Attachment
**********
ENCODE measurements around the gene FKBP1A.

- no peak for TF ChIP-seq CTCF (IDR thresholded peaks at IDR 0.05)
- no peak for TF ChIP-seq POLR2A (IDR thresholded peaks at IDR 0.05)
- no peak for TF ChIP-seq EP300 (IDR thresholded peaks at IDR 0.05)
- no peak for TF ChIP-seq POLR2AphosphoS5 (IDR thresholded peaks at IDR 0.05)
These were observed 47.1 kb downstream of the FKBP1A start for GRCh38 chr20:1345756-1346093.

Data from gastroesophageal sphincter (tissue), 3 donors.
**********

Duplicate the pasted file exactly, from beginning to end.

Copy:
ENCODE measurements around the gene FKBP1A.

- no peak for TF ChIP-seq CTCF (IDR thresholded peaks at IDR 0.05)
- no peak for TF ChIP-seq POLR2A (IDR thresholded peaks at IDR 0.05)
- no peak for TF ChIP-seq EP300 (IDR thresholded peaks at IDR 0.05)
- no peak for TF ChIP-seq POLR2AphosphoS5 (IDR thresholded peaks at IDR 0.05)
These were observed 47.1 kb downstream of the FKBP1A start for GRCh38 chr20:1345756-1346093.

Data from gastroesophageal sphincter (tissue), 3 donors.